Effect of selection for lean tissue growth on muscle fibre characteristics in lambs, and the implications for welfare
Coombs, Tamsin Margaret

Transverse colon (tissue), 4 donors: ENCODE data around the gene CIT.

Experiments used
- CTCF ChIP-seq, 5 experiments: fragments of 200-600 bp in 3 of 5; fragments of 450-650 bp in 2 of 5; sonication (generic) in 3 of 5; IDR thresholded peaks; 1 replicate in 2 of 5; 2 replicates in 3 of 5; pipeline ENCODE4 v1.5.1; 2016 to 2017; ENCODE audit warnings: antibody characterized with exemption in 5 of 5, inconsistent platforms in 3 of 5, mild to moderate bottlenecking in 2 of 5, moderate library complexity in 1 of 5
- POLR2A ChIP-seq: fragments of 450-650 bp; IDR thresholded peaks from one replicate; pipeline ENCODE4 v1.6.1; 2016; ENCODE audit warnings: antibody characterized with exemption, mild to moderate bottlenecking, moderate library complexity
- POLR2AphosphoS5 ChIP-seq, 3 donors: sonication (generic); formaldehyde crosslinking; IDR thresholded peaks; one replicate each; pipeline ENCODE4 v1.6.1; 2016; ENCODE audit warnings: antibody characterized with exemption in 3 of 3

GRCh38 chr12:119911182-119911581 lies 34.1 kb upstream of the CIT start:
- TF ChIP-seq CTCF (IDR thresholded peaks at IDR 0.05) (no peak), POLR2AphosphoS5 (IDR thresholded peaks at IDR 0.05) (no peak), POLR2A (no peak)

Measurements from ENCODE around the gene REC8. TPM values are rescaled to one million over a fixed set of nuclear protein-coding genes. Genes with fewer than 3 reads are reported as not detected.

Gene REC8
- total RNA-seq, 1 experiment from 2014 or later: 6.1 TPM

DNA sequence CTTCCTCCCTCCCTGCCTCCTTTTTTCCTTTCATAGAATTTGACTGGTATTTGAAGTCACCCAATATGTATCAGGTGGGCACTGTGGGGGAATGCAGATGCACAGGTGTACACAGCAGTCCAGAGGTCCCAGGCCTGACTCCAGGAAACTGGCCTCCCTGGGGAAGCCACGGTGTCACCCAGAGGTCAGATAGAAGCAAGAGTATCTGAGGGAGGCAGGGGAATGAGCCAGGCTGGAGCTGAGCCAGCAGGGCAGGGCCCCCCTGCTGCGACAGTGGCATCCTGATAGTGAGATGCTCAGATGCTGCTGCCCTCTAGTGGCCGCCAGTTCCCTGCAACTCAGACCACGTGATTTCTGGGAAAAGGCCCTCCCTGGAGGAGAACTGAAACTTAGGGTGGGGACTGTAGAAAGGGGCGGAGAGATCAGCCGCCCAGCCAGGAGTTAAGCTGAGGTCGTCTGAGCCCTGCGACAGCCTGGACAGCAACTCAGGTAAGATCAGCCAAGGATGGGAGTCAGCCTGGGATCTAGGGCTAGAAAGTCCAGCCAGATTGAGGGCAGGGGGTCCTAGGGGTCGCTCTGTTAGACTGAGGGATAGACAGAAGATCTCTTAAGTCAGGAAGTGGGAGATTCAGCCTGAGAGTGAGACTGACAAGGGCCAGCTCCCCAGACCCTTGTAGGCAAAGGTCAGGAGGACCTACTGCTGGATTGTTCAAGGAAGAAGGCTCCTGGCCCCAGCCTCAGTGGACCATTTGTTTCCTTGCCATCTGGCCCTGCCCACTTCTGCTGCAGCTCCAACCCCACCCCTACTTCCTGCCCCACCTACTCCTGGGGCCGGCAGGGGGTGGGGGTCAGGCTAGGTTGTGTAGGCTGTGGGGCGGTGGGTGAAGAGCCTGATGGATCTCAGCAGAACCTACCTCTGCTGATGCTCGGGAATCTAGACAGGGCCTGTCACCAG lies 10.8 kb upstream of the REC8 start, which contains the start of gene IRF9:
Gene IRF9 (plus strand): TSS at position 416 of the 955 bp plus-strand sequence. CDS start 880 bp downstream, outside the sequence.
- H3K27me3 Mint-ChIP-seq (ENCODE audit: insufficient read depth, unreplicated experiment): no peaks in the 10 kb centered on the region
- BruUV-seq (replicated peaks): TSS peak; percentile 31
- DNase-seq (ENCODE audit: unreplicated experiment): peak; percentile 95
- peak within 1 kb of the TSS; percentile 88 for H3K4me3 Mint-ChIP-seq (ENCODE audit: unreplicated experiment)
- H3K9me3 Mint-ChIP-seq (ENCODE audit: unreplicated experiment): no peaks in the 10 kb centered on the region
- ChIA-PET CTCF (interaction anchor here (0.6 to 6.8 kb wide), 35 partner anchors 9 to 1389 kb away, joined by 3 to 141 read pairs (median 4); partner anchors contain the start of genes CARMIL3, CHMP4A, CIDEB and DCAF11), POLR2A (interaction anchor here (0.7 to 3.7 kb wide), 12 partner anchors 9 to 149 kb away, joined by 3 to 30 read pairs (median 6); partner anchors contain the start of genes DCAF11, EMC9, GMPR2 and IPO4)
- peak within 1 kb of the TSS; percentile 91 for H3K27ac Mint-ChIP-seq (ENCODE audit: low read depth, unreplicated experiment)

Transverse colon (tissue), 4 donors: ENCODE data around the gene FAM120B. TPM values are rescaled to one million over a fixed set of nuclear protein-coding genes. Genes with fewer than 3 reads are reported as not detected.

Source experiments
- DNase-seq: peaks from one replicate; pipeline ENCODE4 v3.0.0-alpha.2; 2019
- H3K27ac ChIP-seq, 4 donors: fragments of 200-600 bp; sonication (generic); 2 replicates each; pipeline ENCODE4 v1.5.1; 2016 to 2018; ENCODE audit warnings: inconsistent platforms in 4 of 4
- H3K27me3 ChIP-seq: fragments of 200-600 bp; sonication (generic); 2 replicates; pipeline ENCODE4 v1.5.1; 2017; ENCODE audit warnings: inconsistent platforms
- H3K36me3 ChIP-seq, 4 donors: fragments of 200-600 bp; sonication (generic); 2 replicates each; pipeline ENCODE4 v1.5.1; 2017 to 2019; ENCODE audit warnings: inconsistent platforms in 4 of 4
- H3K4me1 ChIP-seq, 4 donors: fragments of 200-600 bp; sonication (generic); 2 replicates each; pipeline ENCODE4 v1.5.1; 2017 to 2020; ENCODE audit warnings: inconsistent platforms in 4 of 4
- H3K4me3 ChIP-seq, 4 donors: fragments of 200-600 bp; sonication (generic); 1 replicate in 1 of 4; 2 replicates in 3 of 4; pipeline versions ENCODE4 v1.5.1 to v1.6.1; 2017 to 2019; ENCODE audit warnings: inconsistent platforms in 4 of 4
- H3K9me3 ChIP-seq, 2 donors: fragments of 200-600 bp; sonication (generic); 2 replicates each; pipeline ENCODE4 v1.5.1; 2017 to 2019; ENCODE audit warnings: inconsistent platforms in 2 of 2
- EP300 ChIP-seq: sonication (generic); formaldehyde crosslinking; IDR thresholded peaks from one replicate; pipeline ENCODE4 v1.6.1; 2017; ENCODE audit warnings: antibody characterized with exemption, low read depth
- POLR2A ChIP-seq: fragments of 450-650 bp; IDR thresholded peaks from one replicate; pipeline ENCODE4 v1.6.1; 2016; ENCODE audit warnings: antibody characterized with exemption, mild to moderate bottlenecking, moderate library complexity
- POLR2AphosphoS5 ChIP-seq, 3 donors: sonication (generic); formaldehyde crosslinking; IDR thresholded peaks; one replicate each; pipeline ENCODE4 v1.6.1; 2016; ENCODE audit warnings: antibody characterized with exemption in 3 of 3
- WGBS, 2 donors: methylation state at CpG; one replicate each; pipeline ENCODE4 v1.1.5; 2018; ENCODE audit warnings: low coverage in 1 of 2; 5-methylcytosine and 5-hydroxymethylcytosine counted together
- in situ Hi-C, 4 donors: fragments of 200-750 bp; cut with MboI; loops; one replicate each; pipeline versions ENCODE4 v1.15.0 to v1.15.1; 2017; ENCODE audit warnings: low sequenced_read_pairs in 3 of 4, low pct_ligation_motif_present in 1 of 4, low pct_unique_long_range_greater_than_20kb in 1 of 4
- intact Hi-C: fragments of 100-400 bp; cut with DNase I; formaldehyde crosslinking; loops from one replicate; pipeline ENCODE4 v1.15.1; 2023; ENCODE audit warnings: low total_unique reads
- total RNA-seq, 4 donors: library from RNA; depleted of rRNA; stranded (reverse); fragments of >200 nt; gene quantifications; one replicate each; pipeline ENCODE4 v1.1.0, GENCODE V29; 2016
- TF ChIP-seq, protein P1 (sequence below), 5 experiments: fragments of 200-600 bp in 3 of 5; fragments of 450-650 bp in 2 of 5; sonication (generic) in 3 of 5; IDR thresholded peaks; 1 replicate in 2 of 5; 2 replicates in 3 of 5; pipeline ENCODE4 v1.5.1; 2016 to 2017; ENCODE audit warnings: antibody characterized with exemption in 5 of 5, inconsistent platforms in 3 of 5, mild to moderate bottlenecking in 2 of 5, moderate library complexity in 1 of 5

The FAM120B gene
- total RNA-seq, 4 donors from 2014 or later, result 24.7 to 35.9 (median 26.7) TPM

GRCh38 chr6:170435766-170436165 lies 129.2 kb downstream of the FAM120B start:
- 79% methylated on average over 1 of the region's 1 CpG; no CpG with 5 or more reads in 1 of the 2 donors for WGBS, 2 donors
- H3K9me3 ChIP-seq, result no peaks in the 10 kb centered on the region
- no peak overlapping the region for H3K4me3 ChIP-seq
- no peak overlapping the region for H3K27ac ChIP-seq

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In the UK annual lamb mortality rates range between 10-30% with the majority of deaths occurring within the first three days of life, however research has shown that lambs that stand and suck quickly are more likely to survive. Modern breeding strategies have led to breeds of sheep, such as the Suffolk, which despite greater lean muscle growth, show slower behavioural development and are less able to thermoregulate in the neonatal period than relatively unselected breeds, such as the Scottish Blackface. The reason for this is unclear however fast growing strains of pigs and cattle have been shown to have a greater proportion of fast-twitch fibres to slow fibres in their muscles, but it is still unknown as to whether these changes in fibre proportions affect muscle function and behaviour. Thus the aim of this project is to investigate whether selection for lean muscle growth in sheep has altered muscle development by affecting the proportions of different fibre types and determine what effect this may have on the animal’s ability to perform certain behaviours, such as neonatal progression to standing and sucking. As muscle fibre development occurs very early in gestation (starting around day 32) it was also hypothesised that there may also be a relationship between muscle fibre characteristics, and foetal behaviour and presentation at birth. A further hypothesis to be addressed was that maternal undernutrition of 75% of requirements for ewe maintenance and foetal growth for the first 90 days of gestation would have a greater negative effect on muscle fibre development in genotypes selected for lean muscle growth. It was found that Suffolk foetuses (genotype selected for lean growth) were significantly less active at days 56 and 77 of gestation than Blackface foetuses (genotype relatively unselected for growth) while nutritionally restricted foetuses were more active at day 56 than control foetuses. A subsequent study found that there was a negative relationship between foetal activity at day 56 and neonatal activity while activity at day 98 of gestation was positively associated with neonatal activity. A relationship was also found between foetal activity and presentation at birth with malpresented lambs being less active as foetuses at day 77 of gestation than normally presented lambs. Suffolk foetuses had lower proportions of slow twitch (SO) fibres and higher proportions of fast-oxidative-glycolytic (FOG) fibres in the soleus (postural muscle) than Blackface foetuses and SO fibre proportions were positively correlated with foetal activity at days 56 and 77 of gestation while fast twitch (FOG and FO) and transitional (Trans) fibre proportions were negatively correlated with foetal activity at each scanning period. Suffolk lambs showed significantly slower neonatal behavioural development than Blackface lambs and there was an interaction between breed and nutritional treatment with prenatally undernourished Suffolk lambs consistently being less active and prenatally undernourished Blackface lambs being more active than all other groups of lambs. At slaughter at 164 days old, Suffolk lambs had lower proportions of SO fibres and higher proportions of fastglycolytic (FG) fibres in the soleus muscle while also having a lower proportion of FG fibres in the plantaris (muscle involved in movement of the limb) than Blackface lambs. SO fibre proportions in the soleus muscle were found to be positively correlated with total duration standing and walking in the early neonatal period while proportion of FG fibres in the plantaris was negatively correlated with duration of lying laterally following birth. The results from this study indicate that divergent breeding strategies have led to differences in muscle fibre proportions within certain muscles in sheep and also that there may be a relationship between muscle development and both foetal and neonatal lamb behaviour. This research has added to our understanding of the consequences of selection for growth on the function of the animal and it is hoped that it will lead to the development of broader breeding goals which incorporate welfare characteristics.